• Texe Marrs. Texe cashes in on his credibility as a former Air Force officer, university lecturer, and published author (his book Dark Secrets of the New Age was a Christian bestseller in 1988) to promote blithering nonsense in the name of Christianity. I like to quote what Phil Johnson said about him in his famous bookmarks: he never met a conspiracy he didn't like. Over the years Marrs has bought into the usual banking/New World Order/Illuminati conspiracies, but he also was banging the "Planet X" drum (which gave him yet another opportunity to hawk stored food, which no doubt had been taking up unnecessary space in a warehouse since Y2K) and other assorted nuttery. To give you an idea just how out to lunch Marrs is: in 2002 he claimed that the numerous World Cup soccer stadiums being erected were really giant antennas in disguise. Their purpose was to transmit instructions, via extremely low frequency (ELF) radio waves, to nanobots - injected into unsuspecting citizens who thought they were getting a vaccine - which would then proceed to kill the subject or control his mind. No, really: he meant this seriously.2 Anyhow, my current address has lousy shortwave reception, so now I listen to
  • Alex Jones. I had heard Jones on and off in the years prior to 9/11. His use of the Imperial March as theme music was unmistakable. In recent years, however, he has risen to become the King of Konspiracy Kooks thanks to his spearheading of the so-called 9/11 "truth" movement. His Hoarseness' favourite schtick is "bullhorning": like some sort of 20th-century Don Quixote, he uses an electric megaphone to tilt against the windmills of the New World Order, the 9/11 "inside job," and the extermination of 80% of the world's population so that the global elite can have life-extension technology all to themselves. In June 2006, he was detained by Customs in the Ottawa airport when he came to bullhorn the meeting of the Bilderberg group; in all fairness to Jones, he hadn't done anything wrong and being a raving lunatic isn't a crime.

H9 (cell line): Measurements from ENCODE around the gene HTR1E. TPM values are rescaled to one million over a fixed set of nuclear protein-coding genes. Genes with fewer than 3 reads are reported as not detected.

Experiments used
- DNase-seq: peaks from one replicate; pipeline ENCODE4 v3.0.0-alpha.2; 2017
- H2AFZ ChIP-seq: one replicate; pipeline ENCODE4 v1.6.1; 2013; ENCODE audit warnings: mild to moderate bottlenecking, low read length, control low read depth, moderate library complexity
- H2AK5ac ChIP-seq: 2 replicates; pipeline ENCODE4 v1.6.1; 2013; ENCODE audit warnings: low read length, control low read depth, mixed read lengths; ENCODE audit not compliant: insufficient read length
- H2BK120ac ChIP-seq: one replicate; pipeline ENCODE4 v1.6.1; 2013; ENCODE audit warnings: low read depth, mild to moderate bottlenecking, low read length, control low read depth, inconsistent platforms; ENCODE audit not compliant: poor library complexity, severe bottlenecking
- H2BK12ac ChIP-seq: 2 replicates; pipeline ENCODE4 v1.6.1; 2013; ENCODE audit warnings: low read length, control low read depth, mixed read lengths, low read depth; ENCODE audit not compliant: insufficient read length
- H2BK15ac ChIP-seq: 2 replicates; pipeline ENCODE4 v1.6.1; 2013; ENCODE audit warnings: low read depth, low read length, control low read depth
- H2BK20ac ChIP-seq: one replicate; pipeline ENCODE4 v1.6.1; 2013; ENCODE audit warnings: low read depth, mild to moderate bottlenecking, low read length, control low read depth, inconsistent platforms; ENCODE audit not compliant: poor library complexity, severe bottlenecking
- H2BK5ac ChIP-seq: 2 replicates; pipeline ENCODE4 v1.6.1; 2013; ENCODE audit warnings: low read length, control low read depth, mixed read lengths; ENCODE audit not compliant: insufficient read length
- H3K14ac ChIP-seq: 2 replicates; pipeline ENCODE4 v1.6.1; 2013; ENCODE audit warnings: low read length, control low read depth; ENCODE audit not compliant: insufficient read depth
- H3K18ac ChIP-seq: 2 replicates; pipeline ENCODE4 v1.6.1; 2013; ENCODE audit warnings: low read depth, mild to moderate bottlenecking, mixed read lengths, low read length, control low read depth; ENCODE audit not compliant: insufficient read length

I'm sure I could talk in depth about some of the other nuts that have entertained me over the years: Chuck Harder, Pete Peters, "Bo" Gritz, Ted Gunderson, Art Bell, David J. Smith, and Dave VonKleist and Joyce Riley, just to name a few. But the above are the true crème de la crème of kook radio: the ones I would give 4/4 black helicopters.

Footnotes

1 Some say love, it is a footnote: Coincidentally, the late Aaron Russo, who produced the movie The Rose, was a tax-protesting conspiracy theorist himself: shortly before he died, he produced a "documentary" titled America: From Freedom to Fascism.

2 Extremely Low Footnote: If you thought that a former Air Force officer and assistant professor of aerospace studies should have known that there is no way that a nanobot could receive ELF transmissions (where would it put the required miles-long antenna?), well, now you know better.